Everyone has all done it. Opened a two-year-old template document, saved a new copy, edited the text and then saved it again for the rest of your team’s contributions, who each create their own version to be merged later.
It doesn’t take long for version control to go awry, resulting in documents in various stages of changes – both tracked and untracked.
Comparing and combining these documents into the most up to date, single version is a process that can take hours if not days, and all the while conceals hidden security risks that could compromise your business.
These risks are in the form of metadata, which is captured in those document versions every time they change hands or go through edits. There are at least 20 types of metadata used by Microsoft Office, for example:
• Speaker notes
• Tracked changes
• Hidden text, cells and fields
• Email addresses
• Names of contributors
• Initials of contributors
• Company names
• Computers’ names on the network
• The server or hard disk where the document is saved
• Dates of revisions and different versions
• Information about embedded and linked objects
The purpose of metadata is to categorise data to make it easier to find and interpret and, when used properly, it can be very helpful. If handled without care, others could exploit metadata to find information that could hurt your business, you, or anyone involved.
>See also: How to ensure that you are protected
In 2010, the Solicitors Journal published the results of a survey, claiming that 97% of law firms have no metadata management tools in place to safeguard the details stored in legal documents which are sent via mobile devices. Here are three ways that poorly managed metadata could hurt your business.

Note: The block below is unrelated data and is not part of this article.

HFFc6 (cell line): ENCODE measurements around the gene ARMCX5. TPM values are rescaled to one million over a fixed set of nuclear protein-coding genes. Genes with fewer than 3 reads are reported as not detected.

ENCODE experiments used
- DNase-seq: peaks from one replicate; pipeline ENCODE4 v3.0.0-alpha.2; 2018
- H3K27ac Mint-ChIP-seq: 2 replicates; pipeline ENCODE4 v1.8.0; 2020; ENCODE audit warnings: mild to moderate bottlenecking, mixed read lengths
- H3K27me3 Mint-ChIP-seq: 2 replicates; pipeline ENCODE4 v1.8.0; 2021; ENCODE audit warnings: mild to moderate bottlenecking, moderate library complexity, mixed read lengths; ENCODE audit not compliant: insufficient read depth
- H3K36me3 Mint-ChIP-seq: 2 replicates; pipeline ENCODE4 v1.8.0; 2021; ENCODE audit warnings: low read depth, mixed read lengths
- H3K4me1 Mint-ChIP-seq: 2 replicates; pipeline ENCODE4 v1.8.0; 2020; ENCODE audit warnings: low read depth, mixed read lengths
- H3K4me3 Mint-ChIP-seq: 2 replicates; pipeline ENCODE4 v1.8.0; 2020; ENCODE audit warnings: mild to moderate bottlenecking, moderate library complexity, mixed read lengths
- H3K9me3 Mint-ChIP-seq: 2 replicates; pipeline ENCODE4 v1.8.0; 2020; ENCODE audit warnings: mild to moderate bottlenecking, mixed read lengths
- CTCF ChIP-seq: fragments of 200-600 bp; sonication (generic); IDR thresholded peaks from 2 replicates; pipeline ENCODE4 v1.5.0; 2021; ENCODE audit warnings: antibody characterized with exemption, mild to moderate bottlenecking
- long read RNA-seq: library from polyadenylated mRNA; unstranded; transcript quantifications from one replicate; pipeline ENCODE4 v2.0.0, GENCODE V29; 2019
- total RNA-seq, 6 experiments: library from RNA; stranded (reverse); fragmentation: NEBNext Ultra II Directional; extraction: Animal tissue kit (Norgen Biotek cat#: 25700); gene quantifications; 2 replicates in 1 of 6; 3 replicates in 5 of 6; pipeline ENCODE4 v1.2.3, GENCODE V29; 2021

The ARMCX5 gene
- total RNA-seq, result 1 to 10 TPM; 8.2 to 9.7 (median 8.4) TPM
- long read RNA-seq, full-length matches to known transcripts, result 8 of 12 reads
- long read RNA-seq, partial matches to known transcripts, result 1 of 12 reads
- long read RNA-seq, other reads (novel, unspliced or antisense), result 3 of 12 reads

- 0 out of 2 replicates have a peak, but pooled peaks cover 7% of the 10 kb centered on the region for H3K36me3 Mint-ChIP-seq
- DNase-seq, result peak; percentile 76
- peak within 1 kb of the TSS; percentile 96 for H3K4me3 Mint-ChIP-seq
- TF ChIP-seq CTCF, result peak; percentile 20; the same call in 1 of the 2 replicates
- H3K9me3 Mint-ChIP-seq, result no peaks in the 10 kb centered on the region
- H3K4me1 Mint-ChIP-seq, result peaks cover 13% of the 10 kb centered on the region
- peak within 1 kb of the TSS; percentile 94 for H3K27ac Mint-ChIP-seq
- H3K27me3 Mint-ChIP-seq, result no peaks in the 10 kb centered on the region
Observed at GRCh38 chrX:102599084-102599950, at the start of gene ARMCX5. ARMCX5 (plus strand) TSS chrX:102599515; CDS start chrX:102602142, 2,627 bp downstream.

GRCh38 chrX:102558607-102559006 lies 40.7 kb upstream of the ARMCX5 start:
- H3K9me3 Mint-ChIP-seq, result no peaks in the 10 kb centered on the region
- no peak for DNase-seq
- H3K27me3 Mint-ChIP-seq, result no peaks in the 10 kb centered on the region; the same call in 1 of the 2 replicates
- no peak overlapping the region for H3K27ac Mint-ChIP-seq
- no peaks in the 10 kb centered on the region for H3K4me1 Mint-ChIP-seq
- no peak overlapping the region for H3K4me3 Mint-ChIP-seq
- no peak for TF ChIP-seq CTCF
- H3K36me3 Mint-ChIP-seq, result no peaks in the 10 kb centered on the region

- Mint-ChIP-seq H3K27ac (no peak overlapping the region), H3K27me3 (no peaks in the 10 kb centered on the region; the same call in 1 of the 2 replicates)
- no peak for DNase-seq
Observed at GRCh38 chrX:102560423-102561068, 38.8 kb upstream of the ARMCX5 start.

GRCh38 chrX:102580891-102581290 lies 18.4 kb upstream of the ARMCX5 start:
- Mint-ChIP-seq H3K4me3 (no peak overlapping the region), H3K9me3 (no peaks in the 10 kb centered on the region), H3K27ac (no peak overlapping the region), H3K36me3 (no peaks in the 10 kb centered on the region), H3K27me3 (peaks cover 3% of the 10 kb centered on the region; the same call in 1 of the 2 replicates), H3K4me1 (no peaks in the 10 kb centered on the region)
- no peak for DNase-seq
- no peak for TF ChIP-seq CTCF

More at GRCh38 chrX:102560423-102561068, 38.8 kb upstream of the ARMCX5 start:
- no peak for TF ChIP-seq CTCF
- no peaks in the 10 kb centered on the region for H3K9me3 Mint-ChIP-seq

Metadata is the digital paper trail between you and the people you communicate with and therefore contains information about your business and employees, or potentially information about clients and, for the journalists out there, your sources.
Documents sent via email or file sharing software can be intercepted and the sensitive information can be extracted. This makes metadata a powerful tool for hunting down whistle-blowers.
Despite this technology existing, metadata leaks were a problem for users of 1Password (password management software) as recently as 2015, when users’ unencrypted names, email addresses, and login URLs were leaked (but not their passwords). This made users potentially more vulnerable to hacking attempts on their websites.
Ever since telephone laws were established, communications metadata has been viewed as separate from the actual contents. The difference being that metadata is considered public information and the contents of communications is much harder to legally obtain.
But the metadata recorded by modern communications via the internet contain personal information that could be more useful to some people than the content of emails or calls.
In the US, the line between metadata and private communications is somewhat blurred by online interactions. This makes it easy for cyber-spying to occur, whether that’s by governments, private companies or individual members of the public.
What can you do?
Luckily, metadata removal technology now exists. By cleaning files before they’re sent via email, you can protect potentially sensitive information from becoming public. This can also be integrated with email systems and mobile devices to make metadata cleaning an automated part of the mail system.
In this day and age, protecting the information about your company, colleagues, sources and clients is vital for preventing the potentially malicious misuse of this metadata.
Sourced by Dean Sappey, president and co-founder of DocsCorp